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Free Thanksgiving, Christmas dinners are for all

November 25, 2009 - Mel Toadvine
Here we are at the holiday season and again this Thanksgiving and again on Christmas Day, the Rotary Club of Lehigh Acres will serve holiday dinners for anyone in the community who wants to sit down to a great meal. And they aren’t charging for it. Mike Buff, the project chairman for the two holiday meals, says it is Rotary’s Way of giving back to the community. Service beyond self is the way Rotarians put it. In Rotary Clubs in the United States and indeed, all over the world, Rotary Club members serve their communities in a variety of ways.

Rotary International many years ago began a project to stamp out polio and clubs all over the world and in America contributed to that cause, and while polio has not yet disappeared from the world stage of maladies, the disease has seen a dramatic decrease that would not have been believed in the 1940s when children all over the world were stricken with this disabling disease.

Many of us can remember our parents warning us to stay out of stagnant water ponds and away from other swimming holes because many believe that is how a child caught polio. The financial gifts from Rotary helped researches to come up with a vaccine and today millions of children get it every years in countries all over the world.

Today, Rotary clubs everywhere make a known presence in their community. In an area of Maryland where I lived several years ago, the Rotary clubs in the community worked together to build a refuge house for battered women and other service organizations joined the Rotarians in helping to supply it with furniture, kitchen items and much needed other things.

Before that, battered women had no place to go. Rotarians strive to live by what they call their Four Way Test and by doing so, they do tremendous things in their communities. In my club up north, each year we asked the community to nominate people who in their minds had lived the principles of the 4-Way Test. We had sign makers donate their time to make stencils of the test questions and spray paint them to sidewalks throughout the community. The test, which has been translated into more than 100 languages, asks the following questions: Of the things we think, say or do 1. Is it the TRUTH? 2. Is it FAIR to all concerned? 3. Will it build GOODWILL and BETTER FRIENDSHIPS? 4. Will it be BENEFICIAL to all concerned?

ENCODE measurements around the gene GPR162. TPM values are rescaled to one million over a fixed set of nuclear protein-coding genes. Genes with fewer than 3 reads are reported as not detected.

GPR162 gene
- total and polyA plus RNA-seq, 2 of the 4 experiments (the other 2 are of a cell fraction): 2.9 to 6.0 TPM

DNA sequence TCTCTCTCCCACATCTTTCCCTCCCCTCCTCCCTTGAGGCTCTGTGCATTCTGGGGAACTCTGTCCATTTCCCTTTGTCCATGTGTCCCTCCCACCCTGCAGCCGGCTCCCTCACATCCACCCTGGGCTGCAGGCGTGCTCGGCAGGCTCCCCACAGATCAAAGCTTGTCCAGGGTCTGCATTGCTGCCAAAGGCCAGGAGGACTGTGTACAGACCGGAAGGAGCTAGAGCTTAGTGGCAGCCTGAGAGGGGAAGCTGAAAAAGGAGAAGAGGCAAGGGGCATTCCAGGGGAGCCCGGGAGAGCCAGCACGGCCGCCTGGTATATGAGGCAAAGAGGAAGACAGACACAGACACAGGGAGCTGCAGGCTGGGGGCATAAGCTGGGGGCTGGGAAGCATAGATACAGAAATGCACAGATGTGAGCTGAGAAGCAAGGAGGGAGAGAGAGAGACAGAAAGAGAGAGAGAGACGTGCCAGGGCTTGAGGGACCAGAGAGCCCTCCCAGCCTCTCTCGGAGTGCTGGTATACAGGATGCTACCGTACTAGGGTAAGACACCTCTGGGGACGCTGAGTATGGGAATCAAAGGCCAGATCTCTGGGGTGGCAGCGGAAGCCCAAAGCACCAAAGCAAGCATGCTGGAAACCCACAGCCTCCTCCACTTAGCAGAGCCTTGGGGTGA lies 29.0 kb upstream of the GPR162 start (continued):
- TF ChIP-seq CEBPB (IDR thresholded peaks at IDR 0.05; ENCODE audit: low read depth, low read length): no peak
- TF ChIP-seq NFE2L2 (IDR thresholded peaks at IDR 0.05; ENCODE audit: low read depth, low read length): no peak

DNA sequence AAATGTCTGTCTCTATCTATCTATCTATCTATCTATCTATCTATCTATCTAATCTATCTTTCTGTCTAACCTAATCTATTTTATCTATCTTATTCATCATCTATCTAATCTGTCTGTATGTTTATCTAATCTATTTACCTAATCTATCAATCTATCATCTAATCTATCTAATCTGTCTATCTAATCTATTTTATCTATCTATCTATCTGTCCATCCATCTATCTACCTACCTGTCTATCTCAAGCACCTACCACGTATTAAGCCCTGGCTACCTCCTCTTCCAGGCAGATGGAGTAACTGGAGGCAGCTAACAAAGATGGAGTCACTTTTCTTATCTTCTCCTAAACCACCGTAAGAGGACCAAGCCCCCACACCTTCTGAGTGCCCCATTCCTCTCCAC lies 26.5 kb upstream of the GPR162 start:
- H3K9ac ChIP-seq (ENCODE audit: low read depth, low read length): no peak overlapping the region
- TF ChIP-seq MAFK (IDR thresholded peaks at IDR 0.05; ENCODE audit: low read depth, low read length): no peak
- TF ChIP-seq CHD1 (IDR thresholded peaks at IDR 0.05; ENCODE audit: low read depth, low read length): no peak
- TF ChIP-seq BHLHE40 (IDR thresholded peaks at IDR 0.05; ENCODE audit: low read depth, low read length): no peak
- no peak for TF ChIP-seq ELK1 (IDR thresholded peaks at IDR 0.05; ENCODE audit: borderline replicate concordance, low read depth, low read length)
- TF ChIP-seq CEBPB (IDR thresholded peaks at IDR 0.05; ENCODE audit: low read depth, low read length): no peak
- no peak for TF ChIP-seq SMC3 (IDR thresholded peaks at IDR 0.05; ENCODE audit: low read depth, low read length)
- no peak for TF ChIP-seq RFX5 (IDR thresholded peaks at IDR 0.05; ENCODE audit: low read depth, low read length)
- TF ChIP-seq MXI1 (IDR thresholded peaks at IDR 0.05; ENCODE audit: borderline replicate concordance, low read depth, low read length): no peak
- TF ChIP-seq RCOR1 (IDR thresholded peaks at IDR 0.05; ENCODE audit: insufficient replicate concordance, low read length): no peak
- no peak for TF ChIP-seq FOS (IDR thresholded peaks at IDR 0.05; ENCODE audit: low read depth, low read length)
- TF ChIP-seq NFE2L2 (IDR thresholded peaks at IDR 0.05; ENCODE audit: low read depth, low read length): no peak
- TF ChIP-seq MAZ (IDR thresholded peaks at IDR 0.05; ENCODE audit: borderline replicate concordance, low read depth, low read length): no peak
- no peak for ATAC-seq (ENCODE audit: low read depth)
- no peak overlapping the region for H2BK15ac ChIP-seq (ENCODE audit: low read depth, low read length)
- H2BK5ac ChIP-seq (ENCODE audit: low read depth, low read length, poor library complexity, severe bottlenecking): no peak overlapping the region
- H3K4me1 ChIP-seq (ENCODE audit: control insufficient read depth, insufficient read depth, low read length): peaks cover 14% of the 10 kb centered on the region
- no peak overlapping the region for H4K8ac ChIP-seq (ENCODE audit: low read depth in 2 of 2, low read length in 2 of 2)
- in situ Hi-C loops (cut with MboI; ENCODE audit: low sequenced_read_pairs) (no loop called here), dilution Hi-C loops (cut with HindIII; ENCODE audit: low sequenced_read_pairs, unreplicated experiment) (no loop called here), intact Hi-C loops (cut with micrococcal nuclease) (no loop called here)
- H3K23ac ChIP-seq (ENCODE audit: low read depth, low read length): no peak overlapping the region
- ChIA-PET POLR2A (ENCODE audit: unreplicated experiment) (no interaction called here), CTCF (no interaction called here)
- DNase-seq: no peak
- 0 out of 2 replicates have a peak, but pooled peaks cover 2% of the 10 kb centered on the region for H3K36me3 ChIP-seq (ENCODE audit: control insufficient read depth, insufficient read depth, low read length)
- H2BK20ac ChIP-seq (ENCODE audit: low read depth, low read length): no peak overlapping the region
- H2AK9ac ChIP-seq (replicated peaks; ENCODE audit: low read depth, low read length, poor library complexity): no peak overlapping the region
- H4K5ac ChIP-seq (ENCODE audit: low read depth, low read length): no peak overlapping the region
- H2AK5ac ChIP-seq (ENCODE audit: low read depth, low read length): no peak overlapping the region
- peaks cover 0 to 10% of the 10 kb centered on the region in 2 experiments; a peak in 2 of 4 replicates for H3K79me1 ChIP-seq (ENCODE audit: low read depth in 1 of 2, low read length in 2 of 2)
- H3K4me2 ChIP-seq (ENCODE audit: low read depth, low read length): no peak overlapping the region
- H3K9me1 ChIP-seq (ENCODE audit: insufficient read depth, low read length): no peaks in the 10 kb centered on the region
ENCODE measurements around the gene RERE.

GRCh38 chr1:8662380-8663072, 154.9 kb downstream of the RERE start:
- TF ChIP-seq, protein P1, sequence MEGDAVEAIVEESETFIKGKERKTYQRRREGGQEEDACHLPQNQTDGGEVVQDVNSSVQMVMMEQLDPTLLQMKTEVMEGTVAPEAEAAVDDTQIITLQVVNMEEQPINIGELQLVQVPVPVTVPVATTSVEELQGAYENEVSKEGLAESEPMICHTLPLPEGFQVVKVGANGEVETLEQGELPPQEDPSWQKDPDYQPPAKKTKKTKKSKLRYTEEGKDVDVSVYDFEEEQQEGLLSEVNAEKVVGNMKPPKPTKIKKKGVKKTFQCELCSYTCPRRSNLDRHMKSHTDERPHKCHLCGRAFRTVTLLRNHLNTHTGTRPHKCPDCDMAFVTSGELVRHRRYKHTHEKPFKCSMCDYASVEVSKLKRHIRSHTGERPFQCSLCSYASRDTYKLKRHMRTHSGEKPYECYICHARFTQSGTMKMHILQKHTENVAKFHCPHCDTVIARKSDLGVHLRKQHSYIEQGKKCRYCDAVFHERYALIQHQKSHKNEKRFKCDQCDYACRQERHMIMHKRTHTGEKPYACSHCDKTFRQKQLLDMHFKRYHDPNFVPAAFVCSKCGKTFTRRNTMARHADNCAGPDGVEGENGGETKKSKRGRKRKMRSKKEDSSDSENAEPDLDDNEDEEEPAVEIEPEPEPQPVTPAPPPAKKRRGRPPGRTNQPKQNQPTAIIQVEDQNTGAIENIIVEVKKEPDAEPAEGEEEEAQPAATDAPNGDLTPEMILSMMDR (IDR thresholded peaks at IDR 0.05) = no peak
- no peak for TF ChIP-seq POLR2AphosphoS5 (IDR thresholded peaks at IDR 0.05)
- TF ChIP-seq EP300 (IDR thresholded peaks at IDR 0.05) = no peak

It’s the guiding principle of Rotarians and the way they live and most can recite those four questions when asked. Then we had a dinner for the community and named the winner of the Rotary 4-Way Test for that year.

The people of the small city came to know Rotary well. When I left, there were three Rotary Clubs, one that met in the morning, one at noon, and one in the evening. The one at lunchtime was ideal for me for all I had to do is walk next door to the hotel restaurant where Rotary was held each week. I was the program chairman for three years and enjoyed the interesting people who came to speak to Rotary.

The Lehigh Acres Rotary Club has done many great things for the community of Lehigh. They were the first group of Rotarians in Lee County to buy and hand out dictionaries to every student at a certain grade level in Lehigh Acres.